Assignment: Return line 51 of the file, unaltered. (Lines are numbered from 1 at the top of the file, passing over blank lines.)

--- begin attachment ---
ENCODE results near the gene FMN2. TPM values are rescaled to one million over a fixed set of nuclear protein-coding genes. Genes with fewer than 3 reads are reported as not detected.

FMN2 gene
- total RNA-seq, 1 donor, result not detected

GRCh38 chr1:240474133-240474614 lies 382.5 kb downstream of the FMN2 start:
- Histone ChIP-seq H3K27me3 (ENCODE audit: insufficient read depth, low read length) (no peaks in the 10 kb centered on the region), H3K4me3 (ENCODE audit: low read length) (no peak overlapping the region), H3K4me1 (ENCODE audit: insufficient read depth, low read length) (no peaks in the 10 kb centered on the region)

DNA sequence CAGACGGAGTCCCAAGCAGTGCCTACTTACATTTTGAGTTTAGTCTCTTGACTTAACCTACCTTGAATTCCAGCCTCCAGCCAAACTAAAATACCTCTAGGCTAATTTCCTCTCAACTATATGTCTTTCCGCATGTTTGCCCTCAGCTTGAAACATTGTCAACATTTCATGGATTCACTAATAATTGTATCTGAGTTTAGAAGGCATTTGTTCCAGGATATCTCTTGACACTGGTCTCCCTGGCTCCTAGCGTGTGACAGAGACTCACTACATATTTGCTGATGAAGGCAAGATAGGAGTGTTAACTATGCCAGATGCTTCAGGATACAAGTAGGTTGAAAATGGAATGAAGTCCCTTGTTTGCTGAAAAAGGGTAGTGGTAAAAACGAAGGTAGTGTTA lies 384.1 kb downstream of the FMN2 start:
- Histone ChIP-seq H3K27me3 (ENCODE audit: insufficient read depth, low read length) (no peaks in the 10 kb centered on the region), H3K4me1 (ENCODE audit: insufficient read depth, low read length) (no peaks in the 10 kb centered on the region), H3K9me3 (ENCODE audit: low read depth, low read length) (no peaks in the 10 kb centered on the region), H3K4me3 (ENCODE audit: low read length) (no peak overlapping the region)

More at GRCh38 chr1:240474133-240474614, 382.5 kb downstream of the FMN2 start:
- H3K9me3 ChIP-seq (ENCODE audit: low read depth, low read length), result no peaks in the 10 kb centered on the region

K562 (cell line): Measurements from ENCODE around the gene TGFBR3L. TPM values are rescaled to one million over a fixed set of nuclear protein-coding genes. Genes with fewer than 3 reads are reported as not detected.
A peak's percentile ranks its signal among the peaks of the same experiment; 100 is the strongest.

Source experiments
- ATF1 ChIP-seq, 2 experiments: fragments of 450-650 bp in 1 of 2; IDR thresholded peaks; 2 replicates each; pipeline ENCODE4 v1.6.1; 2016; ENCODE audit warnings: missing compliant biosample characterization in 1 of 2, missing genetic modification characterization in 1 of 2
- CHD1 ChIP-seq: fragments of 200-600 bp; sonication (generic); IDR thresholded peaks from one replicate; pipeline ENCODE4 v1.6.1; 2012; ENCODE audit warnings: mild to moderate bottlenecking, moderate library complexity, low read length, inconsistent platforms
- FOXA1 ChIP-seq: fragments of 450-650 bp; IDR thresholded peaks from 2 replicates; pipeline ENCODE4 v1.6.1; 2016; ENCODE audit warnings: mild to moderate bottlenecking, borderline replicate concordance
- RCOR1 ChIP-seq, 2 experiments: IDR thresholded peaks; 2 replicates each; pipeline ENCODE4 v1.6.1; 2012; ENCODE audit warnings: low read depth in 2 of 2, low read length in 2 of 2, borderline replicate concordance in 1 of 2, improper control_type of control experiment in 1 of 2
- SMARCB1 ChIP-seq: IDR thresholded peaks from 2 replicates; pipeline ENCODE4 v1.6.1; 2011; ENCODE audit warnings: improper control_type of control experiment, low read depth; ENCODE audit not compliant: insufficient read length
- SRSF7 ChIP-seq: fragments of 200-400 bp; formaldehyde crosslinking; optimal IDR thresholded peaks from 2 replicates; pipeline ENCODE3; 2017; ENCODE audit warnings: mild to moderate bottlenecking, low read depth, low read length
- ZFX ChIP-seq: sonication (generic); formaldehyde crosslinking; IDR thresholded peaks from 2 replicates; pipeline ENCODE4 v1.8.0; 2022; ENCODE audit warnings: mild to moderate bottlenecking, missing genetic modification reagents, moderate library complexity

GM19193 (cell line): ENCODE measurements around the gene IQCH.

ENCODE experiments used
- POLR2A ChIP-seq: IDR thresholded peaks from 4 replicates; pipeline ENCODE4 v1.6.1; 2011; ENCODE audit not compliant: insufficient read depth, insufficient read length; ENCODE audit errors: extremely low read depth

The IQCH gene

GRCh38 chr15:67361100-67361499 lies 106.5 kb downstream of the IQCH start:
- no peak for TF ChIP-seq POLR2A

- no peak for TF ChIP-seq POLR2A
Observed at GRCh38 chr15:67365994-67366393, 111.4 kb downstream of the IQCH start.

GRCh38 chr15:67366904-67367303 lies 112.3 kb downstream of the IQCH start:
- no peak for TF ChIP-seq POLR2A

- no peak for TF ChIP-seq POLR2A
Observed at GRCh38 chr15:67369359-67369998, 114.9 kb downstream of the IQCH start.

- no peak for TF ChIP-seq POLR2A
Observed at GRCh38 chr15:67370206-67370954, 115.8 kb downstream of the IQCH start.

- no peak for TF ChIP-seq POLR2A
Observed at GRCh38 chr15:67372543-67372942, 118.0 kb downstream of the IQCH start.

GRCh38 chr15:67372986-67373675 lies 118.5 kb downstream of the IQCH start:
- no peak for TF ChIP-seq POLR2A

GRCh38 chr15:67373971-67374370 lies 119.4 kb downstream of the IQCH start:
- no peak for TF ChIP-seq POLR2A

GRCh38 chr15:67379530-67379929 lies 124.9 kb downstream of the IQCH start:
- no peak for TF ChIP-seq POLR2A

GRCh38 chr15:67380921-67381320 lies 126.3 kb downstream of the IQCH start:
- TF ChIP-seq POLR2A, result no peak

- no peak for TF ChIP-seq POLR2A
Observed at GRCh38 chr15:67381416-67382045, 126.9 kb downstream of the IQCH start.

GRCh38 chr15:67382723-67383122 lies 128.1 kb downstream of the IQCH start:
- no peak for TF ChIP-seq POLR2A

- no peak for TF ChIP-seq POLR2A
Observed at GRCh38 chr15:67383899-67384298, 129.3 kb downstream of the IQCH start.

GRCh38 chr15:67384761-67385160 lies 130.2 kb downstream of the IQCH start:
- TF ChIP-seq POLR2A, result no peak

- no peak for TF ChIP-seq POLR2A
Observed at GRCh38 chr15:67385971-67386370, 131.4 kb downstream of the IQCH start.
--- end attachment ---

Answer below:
- TF ChIP-seq POLR2A, result no peak